Long ago Chancellor KENT declared that the intent with which statutes were enacted "is to be collected from the context, from the occasion and necessity of the law, from the mischief felt, and the objects and the remedy in view" (1 Kent's Commentaries 462; see, also, McKinney's Cons. Laws of N.Y., Book 1, Statutes [1942 ed.], § 95). Very recently we have pointed out that courts "do not merely read the bare end product of the legislative labors" but rather "read the statute in the light of the state of facts which were found by the Legislature, and which prompted the enactment" ( St. Nicholas Cathedral v. Kedroff, 302 N.Y. 1, 31), and that "statutes, directed against known and stated evils, are not to be stretched to cover situations having no real or reasonable relation to those evils" ( Metropolitan Life Ins. Co. v. Durkin, 301 N.Y. 376, 381). Long-continued administrative interpretation of a statute by those whose business it is to operate thereunder is persuasive in its construction and is entitled to great, if not controlling, weight (McKinney's Cons. Laws of N.Y. Book 1, Statutes [1942 ed.], § 129; Matter of Mounting Finishing Co. v. McGoldrick, 294 N.Y. 104, 108).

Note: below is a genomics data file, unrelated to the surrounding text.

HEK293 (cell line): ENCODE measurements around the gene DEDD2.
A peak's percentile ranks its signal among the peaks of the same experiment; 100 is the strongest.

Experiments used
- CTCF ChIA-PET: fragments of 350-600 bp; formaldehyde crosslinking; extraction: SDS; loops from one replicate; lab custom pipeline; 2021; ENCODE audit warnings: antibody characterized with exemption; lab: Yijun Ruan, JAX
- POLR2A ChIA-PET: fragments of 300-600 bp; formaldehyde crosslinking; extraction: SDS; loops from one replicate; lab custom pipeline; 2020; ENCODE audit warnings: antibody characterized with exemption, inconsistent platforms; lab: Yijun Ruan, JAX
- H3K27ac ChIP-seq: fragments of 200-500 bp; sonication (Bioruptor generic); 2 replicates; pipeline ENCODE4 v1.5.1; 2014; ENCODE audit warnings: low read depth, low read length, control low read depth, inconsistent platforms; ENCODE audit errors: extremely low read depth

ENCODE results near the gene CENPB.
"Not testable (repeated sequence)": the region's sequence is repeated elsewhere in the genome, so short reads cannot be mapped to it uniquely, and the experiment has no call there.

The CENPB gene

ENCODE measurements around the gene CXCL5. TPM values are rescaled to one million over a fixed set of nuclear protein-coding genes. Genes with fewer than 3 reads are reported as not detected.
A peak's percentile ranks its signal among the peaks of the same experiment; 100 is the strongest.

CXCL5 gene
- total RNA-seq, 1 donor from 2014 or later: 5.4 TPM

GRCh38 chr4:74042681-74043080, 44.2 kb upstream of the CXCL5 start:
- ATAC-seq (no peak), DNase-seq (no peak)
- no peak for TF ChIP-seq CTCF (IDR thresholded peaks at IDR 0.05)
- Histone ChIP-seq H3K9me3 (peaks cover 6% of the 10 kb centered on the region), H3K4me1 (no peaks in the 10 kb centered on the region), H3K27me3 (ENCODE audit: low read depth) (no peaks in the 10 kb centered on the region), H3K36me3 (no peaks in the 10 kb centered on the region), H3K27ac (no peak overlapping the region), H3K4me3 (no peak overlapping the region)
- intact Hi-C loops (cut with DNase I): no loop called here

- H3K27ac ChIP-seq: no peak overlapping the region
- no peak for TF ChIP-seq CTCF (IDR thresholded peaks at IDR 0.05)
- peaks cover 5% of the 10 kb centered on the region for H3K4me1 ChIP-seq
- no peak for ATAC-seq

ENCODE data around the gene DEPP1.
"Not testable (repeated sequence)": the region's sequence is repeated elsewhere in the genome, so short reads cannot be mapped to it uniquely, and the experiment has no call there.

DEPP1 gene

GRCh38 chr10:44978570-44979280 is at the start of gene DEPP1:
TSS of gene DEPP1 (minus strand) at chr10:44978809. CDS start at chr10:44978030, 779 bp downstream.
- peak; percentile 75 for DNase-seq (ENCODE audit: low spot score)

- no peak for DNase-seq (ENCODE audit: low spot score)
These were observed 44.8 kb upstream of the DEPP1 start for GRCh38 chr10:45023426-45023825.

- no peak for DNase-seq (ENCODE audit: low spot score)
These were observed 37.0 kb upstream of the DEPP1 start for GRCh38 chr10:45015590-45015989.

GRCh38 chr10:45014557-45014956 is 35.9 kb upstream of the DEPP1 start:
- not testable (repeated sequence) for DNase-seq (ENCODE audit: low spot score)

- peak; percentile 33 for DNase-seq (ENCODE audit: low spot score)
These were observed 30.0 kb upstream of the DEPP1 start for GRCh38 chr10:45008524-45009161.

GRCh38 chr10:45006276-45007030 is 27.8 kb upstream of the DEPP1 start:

The only time subdivision 8 of section 62 was invoked with respect to common-law and statutory crimes on the local level, the attempt was promptly rejected ( Ward Baking Co. v. Western Union Tel. Co., supra). To give now to the words "public peace, public safety and public justice" as used in subdivision 8 of section 62 a meaning broad enough to include authority to "investigate generally the relationship between organized crime and any unit of Government anywhere in the state" (Executive Order, emphasis supplied) is to accomplish by judicial fiat something the Legislature could not reasonably have had in mind at the time the statute was enacted more than three decades ago. It is tantamount to giving the executive the power of the legislative and judicial branches of our government with respect to testimonial compulsion, for what matters do not touch "public peace, public safety and public justice" if those words are to be given their broadest possible meaning, without reference to the mischief felt and the remedy in view at the time of enactment? Under such interpretation, long-recognized constitutional safeguards insuring due process are bound to be encroached upon. Organized crime is not an abstract concept; it necessarily embraces specific unlawful acts by particular individuals, and the line between organized and unorganized crime is often difficult to detect. Assuming subdivision 8 of section 62 to be a valid enactment as a defense and safety wartime measure, it does not follow that its language may be extended to embrace general investigatory power coupled with testimonial compulsion, and particularly so in the light of existing constitutional and statutory provisions.